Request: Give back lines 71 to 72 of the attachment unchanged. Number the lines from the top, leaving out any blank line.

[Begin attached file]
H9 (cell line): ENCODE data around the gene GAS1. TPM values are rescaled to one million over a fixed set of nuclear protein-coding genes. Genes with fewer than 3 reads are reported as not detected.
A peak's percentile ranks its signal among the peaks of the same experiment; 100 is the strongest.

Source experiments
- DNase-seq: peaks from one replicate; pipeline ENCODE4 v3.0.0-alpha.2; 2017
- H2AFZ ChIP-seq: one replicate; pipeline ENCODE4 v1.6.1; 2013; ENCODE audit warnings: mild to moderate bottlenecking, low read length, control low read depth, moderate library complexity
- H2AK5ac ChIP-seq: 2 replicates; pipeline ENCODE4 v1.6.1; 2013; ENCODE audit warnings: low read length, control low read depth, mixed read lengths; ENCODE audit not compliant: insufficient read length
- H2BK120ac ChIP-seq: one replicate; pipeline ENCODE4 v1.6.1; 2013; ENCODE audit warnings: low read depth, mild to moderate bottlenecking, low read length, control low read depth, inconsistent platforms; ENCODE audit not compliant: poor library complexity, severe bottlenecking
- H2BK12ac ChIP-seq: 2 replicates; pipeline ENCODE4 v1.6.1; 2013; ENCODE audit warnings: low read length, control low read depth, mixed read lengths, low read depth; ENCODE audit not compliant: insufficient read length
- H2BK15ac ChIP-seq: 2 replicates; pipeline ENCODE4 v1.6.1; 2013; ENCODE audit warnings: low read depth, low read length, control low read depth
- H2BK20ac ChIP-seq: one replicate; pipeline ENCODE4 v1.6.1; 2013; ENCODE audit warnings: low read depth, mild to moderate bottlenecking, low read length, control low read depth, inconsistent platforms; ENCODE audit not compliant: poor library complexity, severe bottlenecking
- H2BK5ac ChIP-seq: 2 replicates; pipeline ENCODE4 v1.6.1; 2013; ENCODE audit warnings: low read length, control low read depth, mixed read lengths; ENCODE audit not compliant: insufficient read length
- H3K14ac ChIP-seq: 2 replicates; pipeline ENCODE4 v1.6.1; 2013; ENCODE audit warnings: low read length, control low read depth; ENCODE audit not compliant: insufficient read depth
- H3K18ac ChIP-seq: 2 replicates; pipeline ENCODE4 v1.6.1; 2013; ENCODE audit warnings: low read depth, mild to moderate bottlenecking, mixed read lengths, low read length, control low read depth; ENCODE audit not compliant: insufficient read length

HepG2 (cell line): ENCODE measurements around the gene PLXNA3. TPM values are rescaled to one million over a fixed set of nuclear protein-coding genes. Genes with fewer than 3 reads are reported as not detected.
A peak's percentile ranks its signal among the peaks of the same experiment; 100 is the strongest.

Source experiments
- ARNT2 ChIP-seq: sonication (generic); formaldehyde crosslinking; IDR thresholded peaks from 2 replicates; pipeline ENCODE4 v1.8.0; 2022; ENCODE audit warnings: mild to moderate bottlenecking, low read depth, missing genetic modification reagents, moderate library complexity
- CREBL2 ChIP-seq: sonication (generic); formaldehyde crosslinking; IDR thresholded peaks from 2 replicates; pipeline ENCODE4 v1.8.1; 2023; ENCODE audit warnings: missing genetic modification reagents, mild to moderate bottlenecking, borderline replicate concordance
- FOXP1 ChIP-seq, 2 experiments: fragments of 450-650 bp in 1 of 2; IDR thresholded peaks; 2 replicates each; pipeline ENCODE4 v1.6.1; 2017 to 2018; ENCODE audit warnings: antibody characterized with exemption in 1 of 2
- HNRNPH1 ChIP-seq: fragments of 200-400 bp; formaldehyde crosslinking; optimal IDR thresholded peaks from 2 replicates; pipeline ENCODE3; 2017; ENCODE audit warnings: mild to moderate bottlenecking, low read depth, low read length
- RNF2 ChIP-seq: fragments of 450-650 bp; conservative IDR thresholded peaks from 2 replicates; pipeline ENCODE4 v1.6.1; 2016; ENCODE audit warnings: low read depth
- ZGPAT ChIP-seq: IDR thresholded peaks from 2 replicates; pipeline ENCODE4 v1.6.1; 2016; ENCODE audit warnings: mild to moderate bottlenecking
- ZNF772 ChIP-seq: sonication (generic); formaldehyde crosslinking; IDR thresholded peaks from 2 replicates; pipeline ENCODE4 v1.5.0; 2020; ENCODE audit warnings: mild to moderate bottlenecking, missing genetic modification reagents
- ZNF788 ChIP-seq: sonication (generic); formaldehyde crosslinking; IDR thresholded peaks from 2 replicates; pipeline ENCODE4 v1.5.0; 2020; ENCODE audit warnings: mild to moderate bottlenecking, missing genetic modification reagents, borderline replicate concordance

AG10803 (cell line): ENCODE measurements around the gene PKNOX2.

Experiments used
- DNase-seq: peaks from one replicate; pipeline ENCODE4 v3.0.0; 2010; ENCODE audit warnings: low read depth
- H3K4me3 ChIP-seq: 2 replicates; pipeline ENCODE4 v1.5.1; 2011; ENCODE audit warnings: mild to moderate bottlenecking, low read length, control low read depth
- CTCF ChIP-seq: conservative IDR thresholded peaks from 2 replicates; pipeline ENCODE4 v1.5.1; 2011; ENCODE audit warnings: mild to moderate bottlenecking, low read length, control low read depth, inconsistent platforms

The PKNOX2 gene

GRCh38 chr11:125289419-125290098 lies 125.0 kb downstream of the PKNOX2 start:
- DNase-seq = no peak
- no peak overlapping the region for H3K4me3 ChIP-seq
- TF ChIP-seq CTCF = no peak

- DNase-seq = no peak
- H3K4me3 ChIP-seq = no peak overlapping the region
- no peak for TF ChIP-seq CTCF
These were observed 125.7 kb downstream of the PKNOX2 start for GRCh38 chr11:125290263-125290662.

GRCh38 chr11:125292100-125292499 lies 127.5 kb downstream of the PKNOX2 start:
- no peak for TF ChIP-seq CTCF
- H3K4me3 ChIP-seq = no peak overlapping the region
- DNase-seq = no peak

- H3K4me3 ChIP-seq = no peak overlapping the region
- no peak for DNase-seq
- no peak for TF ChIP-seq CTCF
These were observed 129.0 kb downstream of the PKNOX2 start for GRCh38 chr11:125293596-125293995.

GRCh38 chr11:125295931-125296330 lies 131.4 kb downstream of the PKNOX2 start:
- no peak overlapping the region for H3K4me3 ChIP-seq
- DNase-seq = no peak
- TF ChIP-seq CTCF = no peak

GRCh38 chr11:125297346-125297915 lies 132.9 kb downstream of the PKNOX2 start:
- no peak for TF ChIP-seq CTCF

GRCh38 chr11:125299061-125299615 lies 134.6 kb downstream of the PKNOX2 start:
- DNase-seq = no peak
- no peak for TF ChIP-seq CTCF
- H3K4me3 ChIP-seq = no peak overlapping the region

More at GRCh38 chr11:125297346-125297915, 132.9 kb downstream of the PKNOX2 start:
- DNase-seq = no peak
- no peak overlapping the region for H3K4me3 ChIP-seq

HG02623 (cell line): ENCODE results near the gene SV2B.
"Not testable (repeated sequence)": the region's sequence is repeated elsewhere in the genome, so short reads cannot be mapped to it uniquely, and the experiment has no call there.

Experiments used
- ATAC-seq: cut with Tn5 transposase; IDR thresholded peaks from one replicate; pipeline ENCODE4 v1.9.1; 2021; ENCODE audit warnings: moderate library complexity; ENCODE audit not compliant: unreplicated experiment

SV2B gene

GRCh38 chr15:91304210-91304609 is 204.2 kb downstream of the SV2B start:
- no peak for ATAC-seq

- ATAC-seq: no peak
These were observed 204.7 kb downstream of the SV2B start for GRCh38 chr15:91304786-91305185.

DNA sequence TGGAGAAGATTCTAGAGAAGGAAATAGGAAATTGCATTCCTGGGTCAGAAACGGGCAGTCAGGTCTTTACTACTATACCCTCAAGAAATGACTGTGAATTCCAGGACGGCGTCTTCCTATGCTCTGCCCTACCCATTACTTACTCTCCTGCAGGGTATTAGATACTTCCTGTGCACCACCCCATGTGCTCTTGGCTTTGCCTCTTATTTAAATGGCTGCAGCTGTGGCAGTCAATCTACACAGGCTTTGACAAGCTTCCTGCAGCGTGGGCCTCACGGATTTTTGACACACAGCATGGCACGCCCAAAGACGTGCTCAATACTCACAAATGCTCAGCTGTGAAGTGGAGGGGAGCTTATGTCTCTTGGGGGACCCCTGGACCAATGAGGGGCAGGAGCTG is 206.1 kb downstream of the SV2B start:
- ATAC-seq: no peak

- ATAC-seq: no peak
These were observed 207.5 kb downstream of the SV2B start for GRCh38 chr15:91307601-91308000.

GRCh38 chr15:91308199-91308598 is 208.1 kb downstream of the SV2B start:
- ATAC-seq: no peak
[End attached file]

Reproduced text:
- ATAC-seq: no peak
These were observed 207.5 kb downstream of the SV2B start for GRCh38 chr15:91307601-91308000.